The surge of COVID-19 patients that require treatment in the ICUs from the Los Angeles County is reaching unprecedented heights. The US continues to be the world’s hardest-hit country by the ongoing pandemic, reaching over 19 million cases of infection and more than 339,000 deaths.
According to npr.org, the massive surge in patients from the Los Angeles County who are infected with the coronavirus is reaching critical numbers. Hospitals are struggling to cope with the surge as it gets more imposing day by day.
No more ICU beds available
Brad Spellberg, who’s the chief medical officer at LAC+USC Medical Center, meaning one of the area’s largest hospitals, brings the terrifying news by saying:
We have no ICU beds,
He also added:
We are just continually, 24 hours a day, scrambling to move patients around. The flood just continues.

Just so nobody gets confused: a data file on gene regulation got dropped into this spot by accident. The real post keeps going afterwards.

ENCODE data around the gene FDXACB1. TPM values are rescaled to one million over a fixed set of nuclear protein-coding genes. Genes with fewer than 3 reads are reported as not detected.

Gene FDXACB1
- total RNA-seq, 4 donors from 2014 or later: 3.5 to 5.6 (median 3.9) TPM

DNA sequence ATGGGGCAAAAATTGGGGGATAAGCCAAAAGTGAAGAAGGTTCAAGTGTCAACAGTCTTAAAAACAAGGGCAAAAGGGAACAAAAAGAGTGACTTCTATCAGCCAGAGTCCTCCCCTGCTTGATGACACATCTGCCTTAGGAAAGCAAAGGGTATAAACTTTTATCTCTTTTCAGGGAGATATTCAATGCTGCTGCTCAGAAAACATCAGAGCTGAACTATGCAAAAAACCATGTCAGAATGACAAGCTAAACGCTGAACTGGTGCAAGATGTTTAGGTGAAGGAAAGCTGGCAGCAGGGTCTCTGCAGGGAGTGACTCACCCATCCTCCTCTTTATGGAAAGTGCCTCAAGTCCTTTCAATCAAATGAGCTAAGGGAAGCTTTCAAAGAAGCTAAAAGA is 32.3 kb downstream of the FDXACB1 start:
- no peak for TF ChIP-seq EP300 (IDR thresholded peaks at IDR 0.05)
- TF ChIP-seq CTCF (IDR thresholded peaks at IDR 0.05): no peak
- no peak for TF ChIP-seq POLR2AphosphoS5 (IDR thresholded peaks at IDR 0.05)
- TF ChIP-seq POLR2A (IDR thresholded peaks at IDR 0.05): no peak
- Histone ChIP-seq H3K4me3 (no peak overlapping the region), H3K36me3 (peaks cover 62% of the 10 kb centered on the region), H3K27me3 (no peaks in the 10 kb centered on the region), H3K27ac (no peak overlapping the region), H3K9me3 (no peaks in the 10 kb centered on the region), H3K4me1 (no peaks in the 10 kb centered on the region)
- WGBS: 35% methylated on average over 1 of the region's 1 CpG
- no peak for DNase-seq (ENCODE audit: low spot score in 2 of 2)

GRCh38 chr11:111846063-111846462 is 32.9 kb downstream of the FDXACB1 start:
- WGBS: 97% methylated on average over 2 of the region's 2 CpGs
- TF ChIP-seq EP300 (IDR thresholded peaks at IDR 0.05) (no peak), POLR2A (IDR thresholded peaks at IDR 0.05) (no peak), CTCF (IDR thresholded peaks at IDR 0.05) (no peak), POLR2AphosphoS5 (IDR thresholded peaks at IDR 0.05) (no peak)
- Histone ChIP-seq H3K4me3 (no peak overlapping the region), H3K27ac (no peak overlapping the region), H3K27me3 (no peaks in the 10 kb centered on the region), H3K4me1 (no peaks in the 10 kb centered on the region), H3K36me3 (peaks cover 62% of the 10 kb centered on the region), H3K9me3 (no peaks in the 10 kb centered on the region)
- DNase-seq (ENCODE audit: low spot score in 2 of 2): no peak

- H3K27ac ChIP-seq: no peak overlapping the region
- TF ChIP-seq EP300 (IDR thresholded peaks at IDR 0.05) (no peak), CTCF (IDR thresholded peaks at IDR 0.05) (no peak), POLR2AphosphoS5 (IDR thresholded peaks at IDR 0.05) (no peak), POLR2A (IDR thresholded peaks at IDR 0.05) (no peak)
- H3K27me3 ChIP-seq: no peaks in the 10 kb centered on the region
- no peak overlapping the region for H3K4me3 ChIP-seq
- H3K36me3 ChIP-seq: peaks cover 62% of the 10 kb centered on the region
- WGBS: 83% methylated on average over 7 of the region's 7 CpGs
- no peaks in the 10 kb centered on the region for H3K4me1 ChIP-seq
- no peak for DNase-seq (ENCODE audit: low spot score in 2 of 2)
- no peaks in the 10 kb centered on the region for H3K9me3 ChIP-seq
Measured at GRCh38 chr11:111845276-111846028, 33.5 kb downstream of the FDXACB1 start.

In Los Angeles County, an average of more than 15,000 residents are testing positive for the SARS-CoV-2 virus every day. As for the average daily deaths caused by the pandemic, they’re somewhere at 94 people and 281 across the state.
Dr. Christina Ghaly, who is director of the county Department of Health Services, makes us understand even better how bad the situation is:
We are forecasting that in this current surge — between Nov. 1 and Jan. 31 — 8,700 people in Los Angeles County will die from COVID. That is nearly three times the number of people that died in the 9/11 terrorist attacks.
A staggering number of 6,155 Angelenos are hospitalized for COVID-19 at the moment, with 20% of them being in the ICUs.
Vaccinations for COVID-19 already started in the US, where over 1 million citizens got the first dose. They’ll receive a second and final one 21 or 28 days afterwards. As a first purpose is to immunize 100 million Americans during the first quarter of 2021, the next step is to vaccinate another 100 million people by the second quarter of the next year.